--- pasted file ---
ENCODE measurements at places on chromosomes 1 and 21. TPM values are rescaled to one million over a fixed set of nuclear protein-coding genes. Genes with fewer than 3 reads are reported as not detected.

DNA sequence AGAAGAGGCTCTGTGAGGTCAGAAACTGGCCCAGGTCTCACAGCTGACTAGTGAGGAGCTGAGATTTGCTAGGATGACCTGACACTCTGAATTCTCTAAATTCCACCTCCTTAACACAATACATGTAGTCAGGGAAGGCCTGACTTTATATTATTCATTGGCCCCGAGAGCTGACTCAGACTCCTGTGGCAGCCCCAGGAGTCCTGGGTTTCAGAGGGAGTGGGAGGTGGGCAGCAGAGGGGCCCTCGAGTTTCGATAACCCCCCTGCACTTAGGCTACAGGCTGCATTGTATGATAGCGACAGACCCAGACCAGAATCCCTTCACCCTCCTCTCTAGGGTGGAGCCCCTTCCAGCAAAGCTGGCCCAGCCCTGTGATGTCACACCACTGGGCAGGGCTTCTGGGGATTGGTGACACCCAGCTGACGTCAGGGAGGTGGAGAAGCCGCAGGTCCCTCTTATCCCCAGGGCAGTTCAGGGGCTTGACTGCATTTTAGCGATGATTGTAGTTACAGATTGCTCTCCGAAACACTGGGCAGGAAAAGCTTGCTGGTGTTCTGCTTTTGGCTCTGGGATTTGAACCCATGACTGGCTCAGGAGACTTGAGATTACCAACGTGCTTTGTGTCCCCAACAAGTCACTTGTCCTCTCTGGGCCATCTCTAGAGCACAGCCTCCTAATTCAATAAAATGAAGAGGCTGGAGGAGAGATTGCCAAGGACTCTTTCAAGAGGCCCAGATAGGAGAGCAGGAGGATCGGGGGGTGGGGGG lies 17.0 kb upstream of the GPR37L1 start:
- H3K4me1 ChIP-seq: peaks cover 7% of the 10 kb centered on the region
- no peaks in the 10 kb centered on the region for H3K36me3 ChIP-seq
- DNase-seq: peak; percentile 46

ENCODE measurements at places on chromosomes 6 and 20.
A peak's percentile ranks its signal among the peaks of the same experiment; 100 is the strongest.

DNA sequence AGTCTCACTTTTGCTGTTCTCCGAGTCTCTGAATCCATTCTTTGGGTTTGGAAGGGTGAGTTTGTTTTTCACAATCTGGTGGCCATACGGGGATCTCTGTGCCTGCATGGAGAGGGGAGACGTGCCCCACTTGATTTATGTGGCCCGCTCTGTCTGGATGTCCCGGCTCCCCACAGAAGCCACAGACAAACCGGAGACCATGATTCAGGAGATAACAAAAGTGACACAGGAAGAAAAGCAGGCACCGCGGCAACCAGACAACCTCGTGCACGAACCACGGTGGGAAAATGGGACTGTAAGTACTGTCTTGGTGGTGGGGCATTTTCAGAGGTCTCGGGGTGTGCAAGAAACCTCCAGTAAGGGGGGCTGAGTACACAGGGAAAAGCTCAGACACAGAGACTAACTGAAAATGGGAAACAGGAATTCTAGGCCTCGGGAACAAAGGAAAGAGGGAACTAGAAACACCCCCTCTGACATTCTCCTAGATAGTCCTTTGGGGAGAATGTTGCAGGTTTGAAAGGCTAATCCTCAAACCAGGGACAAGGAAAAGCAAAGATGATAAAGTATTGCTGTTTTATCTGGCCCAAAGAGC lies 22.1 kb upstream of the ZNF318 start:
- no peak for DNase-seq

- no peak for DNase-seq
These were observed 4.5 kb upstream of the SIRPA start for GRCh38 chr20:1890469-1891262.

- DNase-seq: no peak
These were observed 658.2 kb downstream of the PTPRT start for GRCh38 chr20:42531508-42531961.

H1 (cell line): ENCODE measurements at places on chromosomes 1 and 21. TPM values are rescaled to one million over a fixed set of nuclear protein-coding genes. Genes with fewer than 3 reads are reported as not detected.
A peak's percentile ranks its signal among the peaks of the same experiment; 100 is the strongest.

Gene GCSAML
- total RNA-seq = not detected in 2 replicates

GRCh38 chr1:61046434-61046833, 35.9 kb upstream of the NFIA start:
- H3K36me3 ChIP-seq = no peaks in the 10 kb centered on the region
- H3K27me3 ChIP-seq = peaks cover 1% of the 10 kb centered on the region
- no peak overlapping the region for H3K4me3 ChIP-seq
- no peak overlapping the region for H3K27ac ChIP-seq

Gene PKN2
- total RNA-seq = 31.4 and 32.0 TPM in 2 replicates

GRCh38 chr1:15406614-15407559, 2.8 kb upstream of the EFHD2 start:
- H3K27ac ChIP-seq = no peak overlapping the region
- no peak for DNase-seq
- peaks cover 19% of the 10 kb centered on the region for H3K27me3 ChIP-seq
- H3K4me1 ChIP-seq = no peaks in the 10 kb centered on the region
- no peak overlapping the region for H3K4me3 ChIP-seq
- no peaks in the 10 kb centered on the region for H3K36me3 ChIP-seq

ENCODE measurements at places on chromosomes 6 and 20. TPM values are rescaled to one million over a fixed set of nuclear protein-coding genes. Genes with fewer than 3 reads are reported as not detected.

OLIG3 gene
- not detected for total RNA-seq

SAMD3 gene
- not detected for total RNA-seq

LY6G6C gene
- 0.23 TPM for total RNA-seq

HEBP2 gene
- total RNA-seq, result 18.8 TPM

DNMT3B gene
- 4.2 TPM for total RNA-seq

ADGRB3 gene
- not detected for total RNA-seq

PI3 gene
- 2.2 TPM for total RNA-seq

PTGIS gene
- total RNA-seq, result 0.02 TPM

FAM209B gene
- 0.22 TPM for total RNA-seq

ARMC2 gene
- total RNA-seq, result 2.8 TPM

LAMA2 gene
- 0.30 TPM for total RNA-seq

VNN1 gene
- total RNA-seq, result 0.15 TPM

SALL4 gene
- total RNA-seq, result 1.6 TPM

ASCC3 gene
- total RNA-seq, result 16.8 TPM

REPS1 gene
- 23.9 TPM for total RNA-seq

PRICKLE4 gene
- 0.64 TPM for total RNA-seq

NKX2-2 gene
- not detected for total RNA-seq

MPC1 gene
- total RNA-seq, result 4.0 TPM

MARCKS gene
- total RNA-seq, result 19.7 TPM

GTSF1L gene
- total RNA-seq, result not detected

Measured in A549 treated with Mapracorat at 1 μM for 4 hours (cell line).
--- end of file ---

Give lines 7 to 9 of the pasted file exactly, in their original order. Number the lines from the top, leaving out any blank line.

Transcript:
A peak's percentile ranks its signal among the peaks of the same experiment; 100 is the strongest.

DNA sequence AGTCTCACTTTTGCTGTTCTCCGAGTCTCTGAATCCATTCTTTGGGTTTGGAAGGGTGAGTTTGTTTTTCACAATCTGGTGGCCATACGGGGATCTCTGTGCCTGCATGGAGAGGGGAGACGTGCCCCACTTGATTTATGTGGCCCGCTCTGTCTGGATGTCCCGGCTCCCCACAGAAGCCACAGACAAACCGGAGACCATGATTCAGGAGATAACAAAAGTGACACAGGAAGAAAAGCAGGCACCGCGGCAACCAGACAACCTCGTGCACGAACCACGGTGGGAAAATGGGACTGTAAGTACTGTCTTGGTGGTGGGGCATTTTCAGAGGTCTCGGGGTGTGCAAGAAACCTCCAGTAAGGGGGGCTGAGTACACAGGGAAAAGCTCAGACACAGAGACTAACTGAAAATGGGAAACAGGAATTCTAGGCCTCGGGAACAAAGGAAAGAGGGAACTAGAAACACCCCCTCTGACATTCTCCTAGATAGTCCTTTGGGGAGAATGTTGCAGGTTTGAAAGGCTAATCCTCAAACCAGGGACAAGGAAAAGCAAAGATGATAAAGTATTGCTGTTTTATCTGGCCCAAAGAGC lies 22.1 kb upstream of the ZNF318 start:
- no peak for DNase-seq